‘Stronger every day’: Woman offers tips on how to stay positive following life-changing car accident

CHARLOTTE — Taking care of one’s emotional wellness as you navigate the ups and downs of life can be really hard.

Channel 9′s Elsa Gillis spoke with one woman who is offering tips for how to take care of your emotional health during difficult times.

Around two years ago, Sandy Holub was in a car crash that involved a drunk driver.

“I was, you know, an independent, outgoing, executive, athletic, very busy, always running, running, running, you know, mother of four. And, you know, in one second, my whole world changed,” Holub said. “I broke my C5. And so, diagnostically, I’m quadriplegic; all limbs were impacted. I had no movement before, below the shoulders, after the accident. And so that’s where I was, and I had no idea how to navigate this new world.”

She has made incredible progress since the accident, which she said was aided by energy, positivity, and strength.

“For me, I’m still just striving to get a little stronger every day,” Holub explained. “One was that I really focused on being where your feet are. So you are where your feet are. And you don’t want to look too far ahead with an injury like this, because it’s overwhelming. So you just look at the day, and every day, you think, ‘How can I make this day better?’”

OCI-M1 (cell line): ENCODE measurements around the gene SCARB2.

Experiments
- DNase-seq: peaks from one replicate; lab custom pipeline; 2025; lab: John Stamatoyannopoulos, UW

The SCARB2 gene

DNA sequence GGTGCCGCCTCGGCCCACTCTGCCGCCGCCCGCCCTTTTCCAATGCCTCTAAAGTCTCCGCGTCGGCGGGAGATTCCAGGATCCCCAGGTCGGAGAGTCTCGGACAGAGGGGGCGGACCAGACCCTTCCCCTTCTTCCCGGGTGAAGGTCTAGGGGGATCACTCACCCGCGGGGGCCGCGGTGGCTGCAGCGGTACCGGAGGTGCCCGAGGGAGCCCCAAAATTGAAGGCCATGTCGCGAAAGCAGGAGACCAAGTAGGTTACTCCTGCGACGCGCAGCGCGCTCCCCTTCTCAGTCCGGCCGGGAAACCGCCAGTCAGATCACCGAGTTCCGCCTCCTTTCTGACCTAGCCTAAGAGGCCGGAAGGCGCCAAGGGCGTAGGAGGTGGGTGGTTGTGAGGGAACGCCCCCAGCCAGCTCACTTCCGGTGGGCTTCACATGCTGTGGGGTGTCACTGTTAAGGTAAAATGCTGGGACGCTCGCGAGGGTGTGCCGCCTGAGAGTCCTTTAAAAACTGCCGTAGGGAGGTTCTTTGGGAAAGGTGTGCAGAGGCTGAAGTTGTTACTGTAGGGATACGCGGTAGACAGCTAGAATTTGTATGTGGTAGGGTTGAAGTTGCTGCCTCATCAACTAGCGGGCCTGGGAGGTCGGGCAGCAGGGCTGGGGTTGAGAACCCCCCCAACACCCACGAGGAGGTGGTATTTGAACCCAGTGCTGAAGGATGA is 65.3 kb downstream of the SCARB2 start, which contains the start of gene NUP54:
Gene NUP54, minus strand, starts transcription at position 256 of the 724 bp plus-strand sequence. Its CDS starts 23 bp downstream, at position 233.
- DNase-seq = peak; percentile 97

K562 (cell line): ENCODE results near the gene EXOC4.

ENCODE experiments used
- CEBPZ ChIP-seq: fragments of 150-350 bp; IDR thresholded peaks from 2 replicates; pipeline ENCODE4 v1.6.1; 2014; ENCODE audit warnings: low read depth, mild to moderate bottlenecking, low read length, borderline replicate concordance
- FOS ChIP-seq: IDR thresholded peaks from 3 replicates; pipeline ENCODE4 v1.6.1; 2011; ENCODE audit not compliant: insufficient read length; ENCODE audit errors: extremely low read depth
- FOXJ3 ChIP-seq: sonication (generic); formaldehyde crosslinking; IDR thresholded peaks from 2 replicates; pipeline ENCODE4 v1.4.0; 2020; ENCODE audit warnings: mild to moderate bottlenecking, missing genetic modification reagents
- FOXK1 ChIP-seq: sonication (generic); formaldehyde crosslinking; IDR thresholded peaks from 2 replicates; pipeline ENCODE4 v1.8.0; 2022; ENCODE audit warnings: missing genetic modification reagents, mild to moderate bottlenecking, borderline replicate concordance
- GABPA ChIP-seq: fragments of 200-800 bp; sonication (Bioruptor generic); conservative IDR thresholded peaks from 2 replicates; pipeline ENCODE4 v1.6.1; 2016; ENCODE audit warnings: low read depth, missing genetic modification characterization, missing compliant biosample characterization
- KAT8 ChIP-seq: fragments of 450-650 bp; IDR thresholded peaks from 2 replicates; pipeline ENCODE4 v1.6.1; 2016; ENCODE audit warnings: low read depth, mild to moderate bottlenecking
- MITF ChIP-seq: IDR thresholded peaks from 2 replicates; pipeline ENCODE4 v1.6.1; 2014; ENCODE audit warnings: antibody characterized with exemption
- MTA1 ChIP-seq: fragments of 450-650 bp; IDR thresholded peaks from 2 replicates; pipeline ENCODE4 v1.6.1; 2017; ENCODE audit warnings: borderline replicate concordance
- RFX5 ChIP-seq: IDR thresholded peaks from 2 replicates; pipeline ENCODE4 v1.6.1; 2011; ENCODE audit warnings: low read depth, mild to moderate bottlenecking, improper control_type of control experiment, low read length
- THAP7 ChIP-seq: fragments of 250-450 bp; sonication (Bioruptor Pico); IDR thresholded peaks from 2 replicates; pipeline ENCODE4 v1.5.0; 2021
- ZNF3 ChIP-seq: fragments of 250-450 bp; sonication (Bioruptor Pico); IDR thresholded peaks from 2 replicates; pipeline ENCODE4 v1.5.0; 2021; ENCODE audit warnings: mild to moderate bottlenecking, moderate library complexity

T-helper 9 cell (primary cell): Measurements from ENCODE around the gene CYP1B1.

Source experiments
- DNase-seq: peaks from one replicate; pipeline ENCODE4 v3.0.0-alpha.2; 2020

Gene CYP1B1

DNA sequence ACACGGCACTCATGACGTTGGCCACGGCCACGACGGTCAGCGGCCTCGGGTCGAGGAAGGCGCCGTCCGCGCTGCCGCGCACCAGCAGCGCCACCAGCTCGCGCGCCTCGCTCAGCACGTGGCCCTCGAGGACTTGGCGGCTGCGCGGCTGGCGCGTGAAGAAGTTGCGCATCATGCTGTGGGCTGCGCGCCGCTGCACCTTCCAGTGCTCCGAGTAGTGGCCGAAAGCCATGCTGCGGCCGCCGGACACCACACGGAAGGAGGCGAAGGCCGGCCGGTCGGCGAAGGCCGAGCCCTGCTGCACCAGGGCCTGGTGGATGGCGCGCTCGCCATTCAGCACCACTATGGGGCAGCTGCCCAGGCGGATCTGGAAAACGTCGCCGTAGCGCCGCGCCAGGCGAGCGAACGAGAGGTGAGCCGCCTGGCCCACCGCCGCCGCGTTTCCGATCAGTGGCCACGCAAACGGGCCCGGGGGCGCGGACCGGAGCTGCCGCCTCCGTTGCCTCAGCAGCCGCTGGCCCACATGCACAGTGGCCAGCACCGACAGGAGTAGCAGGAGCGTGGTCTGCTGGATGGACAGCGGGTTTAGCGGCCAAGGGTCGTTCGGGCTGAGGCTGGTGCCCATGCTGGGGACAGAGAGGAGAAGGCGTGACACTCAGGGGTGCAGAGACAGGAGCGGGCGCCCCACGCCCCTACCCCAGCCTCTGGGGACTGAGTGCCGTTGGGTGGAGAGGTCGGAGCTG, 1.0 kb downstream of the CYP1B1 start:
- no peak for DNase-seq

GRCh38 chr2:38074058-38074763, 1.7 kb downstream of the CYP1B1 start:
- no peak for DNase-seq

She also said forgiveness and a daily mantra have also helped her push through.

“For me, this is kind of silly, but for me, what would I say to myself in good and bad times? I would say, ‘I am a warrior,’” Holub said.

While Holub has had to let go of a lot, like a job she loved, she said she has found ways to return to other things she loved, like adaptable sports.

“It’s a conscious decision to be joyful in life. You can be happy, you can be sad, you can be angry, and every day you have to wake up and say, ‘Today’s going to be a good day.’ It’s going to be hard; there’s nothing easy about this, but there is so much happiness and joy to be had. And for me, it’s my grandbabies crawling on my lap, and ... I’m so doggone lucky,” Holub said.

Holub’s Exercise Physiologist Abby Faircloth, who works with Atrium Health’s Carolinas Rehabilitation Charlotte, echoed similar sentiments.

“She works so hard, and she’s a light and joy to other people,” Faircloth said.

A psychiatrist at Atrium Health has released some tips on ways to strengthen emotional health, especially during challenging times.

Those tips include:

  • Ensuring you are getting enough sleep
  • Exercising regularly
  • Maintaining social relationships
  • Avoiding drugs and alcohol
  • Meditation or praying
  • Limiting news consumption
  • Focusing on the positive
  • Writing down what you are grateful for
  • Setting reasonable expectations for yourself
  • Focusing on what you can control
  • Avoiding social media

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